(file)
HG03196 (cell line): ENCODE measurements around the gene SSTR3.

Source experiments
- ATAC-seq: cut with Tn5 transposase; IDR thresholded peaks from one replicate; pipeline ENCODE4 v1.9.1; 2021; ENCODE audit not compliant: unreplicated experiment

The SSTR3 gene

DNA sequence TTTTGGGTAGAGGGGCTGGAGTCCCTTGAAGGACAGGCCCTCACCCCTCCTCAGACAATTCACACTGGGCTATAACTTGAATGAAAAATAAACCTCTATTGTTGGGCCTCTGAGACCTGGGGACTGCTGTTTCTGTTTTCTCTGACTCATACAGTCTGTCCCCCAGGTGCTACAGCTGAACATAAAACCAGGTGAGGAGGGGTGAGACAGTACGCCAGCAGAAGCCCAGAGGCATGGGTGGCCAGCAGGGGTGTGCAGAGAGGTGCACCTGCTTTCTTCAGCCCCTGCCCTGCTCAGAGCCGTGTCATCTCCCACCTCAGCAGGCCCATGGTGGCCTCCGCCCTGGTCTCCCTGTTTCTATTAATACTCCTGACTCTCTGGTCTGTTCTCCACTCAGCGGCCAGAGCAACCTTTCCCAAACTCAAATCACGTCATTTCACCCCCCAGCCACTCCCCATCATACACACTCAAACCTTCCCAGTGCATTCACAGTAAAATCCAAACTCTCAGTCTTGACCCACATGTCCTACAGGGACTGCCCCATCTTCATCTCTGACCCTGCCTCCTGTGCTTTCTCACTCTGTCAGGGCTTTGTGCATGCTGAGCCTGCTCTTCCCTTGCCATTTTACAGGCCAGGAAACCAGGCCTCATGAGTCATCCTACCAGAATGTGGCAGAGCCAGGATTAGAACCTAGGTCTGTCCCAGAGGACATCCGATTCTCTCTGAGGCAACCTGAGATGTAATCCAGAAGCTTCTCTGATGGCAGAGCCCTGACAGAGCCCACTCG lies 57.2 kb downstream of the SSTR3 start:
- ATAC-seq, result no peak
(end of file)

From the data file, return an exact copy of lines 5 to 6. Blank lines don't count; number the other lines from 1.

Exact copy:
DNA sequence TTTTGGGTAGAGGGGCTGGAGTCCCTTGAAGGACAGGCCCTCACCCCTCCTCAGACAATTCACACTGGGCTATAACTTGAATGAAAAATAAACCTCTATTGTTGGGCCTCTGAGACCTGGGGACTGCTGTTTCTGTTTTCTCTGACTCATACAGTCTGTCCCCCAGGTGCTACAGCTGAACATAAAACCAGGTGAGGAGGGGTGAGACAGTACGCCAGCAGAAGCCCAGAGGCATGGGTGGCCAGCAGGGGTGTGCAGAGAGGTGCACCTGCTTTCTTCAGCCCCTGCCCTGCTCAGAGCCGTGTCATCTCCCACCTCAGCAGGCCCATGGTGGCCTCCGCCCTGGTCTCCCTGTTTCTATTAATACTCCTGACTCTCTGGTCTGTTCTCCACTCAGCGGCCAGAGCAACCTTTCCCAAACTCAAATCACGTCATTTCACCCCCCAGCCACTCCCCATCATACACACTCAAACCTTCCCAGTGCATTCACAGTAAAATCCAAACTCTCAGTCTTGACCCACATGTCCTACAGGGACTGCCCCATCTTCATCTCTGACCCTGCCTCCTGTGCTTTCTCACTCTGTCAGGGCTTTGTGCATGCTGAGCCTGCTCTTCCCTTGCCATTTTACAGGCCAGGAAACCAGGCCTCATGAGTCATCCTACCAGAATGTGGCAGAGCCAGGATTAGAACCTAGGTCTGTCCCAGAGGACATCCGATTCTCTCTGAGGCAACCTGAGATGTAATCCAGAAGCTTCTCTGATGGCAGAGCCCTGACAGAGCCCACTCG lies 57.2 kb downstream of the SSTR3 start:
- ATAC-seq, result no peak